Since the Obama Administration announced proposed changes to federal overtime rules last week, critics have challenged that the adjustments wont lead to the effects the administration is hoping for.
And now Wall Street is chiming in too.
“The expansion looks unlikely to produce more than a very slight bump in average hourly earnings once it takes effect in early 2016, but it could have a slightly more important effect on payrolls,” analysts at Goldman Sachs said in a note to clients on Tuesday.
“Since employers will want to avoid paying time-and-a-half for routine work, they may opt to limit overtime work and hire new workers to make up the difference.”
Current rules require employers to pay workers 150% of their normal pay for each additional hour they work beyond 40 hours per week.
Workers are exempt from overtime pay if they receive a fixed salary, make more than $US455 per week, or have a job that includes “executive, administrative, or professional” duties.
This last exemption has proved to be most controversial, as it automatically excludes certain professions such as teachers and lawyers — as well as other workers who perform a very small amount of managerial work in addition to their regular duties.
While changes to this specific exemption have not been proposed, Goldman says the Labour Department “has left the door open” for these changes to be included in the final proposal expected later this year.
What the Labour Department will change is the salary threshold, doubling it $US970 a week. This means all workers who make $US970 or less on a weekly basis, and don’t perform “executive, administrative, or professional” duties will soon be required to receive overtime pay.
In an interview with Business Insider last week, US Secretary of Labour Thomas Perez said that this initiative is aimed at giving leverage back to managers from employers, something that he argues was reversed as a result of Bush-era regulations.
As illustrated by the chart below, this jump represents the largest hike in the salary threshold since the Fair Labour Standards Act created the first overtime rules in 1938.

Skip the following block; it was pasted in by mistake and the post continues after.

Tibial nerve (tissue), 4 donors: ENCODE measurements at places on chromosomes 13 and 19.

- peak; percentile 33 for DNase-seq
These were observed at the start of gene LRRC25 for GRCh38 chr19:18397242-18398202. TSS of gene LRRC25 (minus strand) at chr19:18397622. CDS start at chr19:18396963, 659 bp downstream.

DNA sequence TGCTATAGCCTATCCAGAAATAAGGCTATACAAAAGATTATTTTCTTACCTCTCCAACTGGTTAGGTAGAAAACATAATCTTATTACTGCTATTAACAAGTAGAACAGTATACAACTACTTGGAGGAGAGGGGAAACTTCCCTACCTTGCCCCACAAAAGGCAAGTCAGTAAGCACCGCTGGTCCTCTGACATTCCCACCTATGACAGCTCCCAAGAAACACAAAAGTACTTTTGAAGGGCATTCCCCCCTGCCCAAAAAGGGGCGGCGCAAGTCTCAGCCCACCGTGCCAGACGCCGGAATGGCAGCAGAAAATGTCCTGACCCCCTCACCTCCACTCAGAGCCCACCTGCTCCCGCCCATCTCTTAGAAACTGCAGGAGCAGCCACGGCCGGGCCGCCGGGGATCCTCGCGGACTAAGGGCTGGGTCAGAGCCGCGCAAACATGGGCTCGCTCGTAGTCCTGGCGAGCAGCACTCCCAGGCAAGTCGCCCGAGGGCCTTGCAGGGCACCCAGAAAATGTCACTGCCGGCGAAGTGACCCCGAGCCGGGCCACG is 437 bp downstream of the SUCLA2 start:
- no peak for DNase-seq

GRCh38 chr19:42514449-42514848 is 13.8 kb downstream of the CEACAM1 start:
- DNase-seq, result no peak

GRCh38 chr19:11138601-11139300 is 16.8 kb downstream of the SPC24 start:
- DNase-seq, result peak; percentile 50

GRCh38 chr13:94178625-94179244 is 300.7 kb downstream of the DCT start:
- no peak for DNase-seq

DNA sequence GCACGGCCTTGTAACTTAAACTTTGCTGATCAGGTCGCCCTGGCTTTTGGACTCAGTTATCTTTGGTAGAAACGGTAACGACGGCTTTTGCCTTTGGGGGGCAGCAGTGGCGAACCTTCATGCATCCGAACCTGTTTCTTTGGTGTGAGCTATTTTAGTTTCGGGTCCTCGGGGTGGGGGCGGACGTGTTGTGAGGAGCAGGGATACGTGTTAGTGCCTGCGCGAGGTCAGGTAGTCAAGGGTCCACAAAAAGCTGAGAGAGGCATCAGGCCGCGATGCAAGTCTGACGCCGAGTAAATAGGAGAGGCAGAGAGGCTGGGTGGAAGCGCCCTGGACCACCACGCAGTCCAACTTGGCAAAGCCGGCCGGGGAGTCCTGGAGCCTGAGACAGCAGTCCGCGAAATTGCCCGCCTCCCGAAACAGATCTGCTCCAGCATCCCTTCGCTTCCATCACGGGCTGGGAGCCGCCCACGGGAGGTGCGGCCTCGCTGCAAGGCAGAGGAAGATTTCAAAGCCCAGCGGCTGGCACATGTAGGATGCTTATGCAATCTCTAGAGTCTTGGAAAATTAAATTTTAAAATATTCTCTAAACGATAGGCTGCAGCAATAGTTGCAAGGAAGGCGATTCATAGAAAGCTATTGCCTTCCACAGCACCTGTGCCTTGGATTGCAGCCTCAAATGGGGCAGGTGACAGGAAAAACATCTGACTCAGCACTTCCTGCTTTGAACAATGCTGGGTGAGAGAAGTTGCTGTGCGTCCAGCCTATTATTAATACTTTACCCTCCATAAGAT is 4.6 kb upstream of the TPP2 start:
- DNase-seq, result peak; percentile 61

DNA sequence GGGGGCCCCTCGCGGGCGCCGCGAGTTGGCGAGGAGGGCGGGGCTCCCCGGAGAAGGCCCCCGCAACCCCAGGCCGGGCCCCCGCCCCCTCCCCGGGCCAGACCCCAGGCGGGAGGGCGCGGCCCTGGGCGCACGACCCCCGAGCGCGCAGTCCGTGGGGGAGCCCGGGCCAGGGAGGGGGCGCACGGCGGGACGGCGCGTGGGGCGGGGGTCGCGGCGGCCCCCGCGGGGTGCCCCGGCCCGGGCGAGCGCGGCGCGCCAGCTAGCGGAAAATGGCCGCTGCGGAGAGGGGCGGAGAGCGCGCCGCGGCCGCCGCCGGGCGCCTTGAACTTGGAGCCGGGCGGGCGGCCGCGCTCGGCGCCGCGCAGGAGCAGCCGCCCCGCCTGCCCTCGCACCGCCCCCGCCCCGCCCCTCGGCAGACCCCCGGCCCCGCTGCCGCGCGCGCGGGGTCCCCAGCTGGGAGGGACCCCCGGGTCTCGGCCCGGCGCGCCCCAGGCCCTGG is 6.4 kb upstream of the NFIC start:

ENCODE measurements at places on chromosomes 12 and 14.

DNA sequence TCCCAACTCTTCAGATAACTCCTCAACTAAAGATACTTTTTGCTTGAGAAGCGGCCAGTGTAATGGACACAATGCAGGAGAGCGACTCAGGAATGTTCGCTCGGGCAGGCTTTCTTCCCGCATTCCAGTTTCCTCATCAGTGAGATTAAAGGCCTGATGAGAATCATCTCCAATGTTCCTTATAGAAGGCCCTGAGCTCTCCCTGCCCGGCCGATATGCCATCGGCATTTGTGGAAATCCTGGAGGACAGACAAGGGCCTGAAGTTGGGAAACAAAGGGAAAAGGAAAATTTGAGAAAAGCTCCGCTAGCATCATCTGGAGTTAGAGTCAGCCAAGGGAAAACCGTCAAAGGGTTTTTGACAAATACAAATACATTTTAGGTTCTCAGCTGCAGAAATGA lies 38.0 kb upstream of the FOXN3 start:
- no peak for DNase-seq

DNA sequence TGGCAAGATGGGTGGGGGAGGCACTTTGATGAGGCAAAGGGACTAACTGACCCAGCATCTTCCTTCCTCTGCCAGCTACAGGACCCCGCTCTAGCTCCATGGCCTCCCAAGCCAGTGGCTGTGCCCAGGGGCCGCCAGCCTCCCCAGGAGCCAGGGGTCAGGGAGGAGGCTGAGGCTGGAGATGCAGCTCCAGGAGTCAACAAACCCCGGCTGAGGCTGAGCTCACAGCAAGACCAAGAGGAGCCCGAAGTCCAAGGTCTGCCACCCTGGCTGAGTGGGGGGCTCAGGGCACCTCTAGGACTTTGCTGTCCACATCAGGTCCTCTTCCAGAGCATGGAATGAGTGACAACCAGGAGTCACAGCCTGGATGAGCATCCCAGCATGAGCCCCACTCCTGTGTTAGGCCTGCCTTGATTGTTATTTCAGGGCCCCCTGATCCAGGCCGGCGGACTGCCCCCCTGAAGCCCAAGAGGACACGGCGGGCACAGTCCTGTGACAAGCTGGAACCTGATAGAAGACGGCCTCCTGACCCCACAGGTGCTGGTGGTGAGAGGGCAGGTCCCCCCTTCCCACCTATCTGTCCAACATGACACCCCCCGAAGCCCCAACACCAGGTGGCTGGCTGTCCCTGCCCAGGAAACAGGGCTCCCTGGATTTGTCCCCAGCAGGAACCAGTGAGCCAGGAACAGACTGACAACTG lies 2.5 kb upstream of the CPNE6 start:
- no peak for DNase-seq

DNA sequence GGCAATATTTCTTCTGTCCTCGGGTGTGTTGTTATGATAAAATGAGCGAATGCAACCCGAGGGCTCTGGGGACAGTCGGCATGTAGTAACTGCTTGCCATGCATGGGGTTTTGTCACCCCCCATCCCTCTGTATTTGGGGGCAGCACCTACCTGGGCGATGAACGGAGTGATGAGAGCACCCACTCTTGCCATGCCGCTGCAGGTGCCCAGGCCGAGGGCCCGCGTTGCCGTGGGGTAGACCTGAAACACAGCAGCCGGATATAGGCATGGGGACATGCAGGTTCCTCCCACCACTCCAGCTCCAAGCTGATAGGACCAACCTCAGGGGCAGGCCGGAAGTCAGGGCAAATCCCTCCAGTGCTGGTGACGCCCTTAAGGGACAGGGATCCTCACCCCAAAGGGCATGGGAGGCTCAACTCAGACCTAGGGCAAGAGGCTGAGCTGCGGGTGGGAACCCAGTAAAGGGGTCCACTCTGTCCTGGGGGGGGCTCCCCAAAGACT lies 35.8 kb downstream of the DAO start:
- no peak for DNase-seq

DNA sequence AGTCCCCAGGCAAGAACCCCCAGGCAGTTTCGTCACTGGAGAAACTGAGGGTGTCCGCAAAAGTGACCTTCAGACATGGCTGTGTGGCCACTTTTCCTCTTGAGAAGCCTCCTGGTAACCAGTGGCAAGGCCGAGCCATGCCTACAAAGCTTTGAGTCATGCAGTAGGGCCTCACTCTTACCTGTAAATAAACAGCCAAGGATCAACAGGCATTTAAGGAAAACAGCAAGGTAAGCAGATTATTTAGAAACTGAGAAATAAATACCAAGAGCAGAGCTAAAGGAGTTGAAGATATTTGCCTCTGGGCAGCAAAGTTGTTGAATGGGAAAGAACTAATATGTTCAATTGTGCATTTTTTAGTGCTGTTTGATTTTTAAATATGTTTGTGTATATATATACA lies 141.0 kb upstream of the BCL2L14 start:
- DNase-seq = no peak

Beyond 2016, officials hope to automatically index thresholds with inflation or wage growth. They estimate only 1.2 million overtime workers will be affected, with 1 million of those being regular overtime workers.
So how will these changes affect these employees who regularly work overtime? Goldman says not much, as companies will likely tweak pay and hours to minimise payroll costs.
In some cases, employers may attempt to convert these workers to an hourly wage, lowering their pay in the process so that their total weekly compensation, including overtime, remains constant. Other workers, whose salaries are just under the exemption threshold (expected to be $US970/week in 2016), might see a small bump in their weekly pay to raise them above the new threshold. Finally, some employers are apt to restrict workers to 40 hours per week in order to reduce overtime costs. Since the cost of compensation for regular (non-overtime) work should not change significantly as a result of these rules, employers would have an incentive to hire more part-time or full-time employees to make up for the lost overtime hours.
“If employers respond to the increase in the salary threshold by eliminating some overtime work and hiring new employees, total employment could rise,” Goldman added.
Using estimates from the last threshold increase in 2004, Goldman predicts about a 10-15% reduction in the amount of employees working overtime in the pool of those affected. This, they say, will pave the way for about 120k new hires to do that work at a lower cost.
“By contrast, the effect on wages should be quite small,” the note said. “If all of the affected overtime workers were simply paid 150% of their regular hourly-equivalent wage on their overtime hours, this would boost the level of average hourly earnings by about 0.1 percentage point; however, since we assume that employers will offset most of the increase in overtime costs via reduced base pay and/or replacement of overtime work with non-overtime work, the actual effect is likely to be a fraction of this.”
In other words, the new overtime rules could end up helping the unemployed more than the current workers they are meant to support.
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